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Aioli is a Good Source of Healthy Fats

Aioli is an excellent source of healthy fats, including monounsaturated (MUFA) and polyunsaturated fatty acids, due to the healthy oils (olive oil) used in its production (PUFA). According to one research, these fats can lessen the risk of stroke and cardiovascular disease, cut dangerous cholesterol levels, and avoid hypertension, among other things.

Aioli Improves Eyesight

According to study, olive oil contains beneficial lipids that have been shown to help improve skin. Garlic possesses anti-fungal, anti-aging, and anti-inflammatory qualities, which are well known for their skin-smoothing abilities. Retinol, found in egg yolk, is beneficial to skin receptors.

Aioli can Protect Gastrointestinal Health

Ginger is high in antioxidants and phenolic compounds, which are claimed to reduce gastrointestinal inflammation and stomach contractions. Furthermore, extra virgin olive oil aids the cause by decreasing the motility of stomach acid.

Aioli may Improves Brain Health

The egg yolks in aioli contain choline, a vitamin that is essential for brain function. As a result, it may help to improve brain health and memory.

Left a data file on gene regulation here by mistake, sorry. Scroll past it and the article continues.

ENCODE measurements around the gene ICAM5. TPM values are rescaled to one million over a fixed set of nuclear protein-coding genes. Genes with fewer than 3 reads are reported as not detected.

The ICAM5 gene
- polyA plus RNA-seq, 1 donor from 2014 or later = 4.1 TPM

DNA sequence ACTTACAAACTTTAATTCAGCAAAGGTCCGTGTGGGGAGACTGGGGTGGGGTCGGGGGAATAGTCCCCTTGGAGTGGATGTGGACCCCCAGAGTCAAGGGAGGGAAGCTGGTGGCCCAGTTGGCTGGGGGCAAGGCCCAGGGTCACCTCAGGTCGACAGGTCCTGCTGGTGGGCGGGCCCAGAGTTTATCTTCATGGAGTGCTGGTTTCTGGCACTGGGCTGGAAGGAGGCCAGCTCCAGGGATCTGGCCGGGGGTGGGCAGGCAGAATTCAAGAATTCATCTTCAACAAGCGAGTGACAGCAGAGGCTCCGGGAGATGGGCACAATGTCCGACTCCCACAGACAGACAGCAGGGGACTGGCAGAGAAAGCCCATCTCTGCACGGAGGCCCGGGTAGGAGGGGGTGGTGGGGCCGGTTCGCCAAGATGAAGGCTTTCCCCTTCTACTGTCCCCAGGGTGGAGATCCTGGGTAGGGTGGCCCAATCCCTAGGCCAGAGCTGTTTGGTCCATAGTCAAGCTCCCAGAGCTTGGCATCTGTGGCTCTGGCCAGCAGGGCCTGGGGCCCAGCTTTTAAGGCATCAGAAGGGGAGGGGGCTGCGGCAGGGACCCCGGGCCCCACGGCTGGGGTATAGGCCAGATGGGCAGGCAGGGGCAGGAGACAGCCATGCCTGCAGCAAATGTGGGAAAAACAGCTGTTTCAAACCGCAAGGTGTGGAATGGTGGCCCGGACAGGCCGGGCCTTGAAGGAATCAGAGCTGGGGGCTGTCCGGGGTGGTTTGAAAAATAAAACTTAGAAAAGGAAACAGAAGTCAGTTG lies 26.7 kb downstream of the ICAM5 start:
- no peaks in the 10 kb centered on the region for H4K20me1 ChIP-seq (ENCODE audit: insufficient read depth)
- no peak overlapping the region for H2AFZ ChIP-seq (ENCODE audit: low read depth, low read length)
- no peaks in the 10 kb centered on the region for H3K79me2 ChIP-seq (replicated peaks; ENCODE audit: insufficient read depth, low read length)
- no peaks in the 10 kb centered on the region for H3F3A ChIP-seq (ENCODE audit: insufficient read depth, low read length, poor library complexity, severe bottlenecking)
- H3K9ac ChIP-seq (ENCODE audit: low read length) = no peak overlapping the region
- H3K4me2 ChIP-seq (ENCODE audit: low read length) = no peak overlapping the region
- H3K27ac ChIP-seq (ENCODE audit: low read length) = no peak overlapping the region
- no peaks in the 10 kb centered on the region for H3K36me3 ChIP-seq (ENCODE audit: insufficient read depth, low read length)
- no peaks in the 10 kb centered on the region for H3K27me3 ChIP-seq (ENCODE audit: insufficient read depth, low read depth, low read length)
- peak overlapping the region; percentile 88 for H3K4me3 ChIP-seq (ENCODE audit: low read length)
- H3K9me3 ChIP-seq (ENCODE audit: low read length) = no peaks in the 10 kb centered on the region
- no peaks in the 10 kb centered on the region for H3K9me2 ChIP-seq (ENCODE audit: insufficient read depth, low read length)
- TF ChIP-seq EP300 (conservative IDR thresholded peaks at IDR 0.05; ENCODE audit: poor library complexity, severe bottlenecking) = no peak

Aioli Healthy Recipes

Traditional Aioli Recipes

Servings: 1 cup

Preparation time: 15 minutes

Ingredients for 1 cup

  • Garlic: 8-10 cloves
  • Olive oil: 1½ tbsp
  • Egg yolk: 2 nos.
  • Salt: ⅓ tsp
  • Lemon Juice: 3 tsp
  • Dijon mustard(optional): ½ tsp


  • Mash the garlic cloves using a mortar and pestle. 
  • In a separate mixing bowl, add the mashed garlic.
  • While slowly adding olive oil, start whisking the mixture thoroughly till you get a frothy consistency.
  • Add salt and other optional ingredients like mixed herbs, pepper powder, etc.
  • Your traditional aioli is ready!

Simple Homemade Aioli

Servings: 1 cup

Preparation time: 5-10 minutes

Ingredients for 1 cup

  • Garlic: 8-10 cloves
  • Olive oil: 1½ tbsp
  • Organic mayonnaise: ½ cup
  • Salt to taste
  • Sprinkle of sugar
  • Mixed herbs (Thyme, Basil, Tarragon, Oregano): ½ tsp
  • Dijon mustard: ½ tbsp
  • Pepper powder: ¼ tsp


  • Mash the garlic cloves in a mortar and pestle.
  • Add the mashed garlic and lemon juice to a small mixing bowl and combine thoroughly.
  • Sprinkle the mixture with salt and let it rest for 10 minutes so that both the flavours not only mix but also profoundly infuse into each other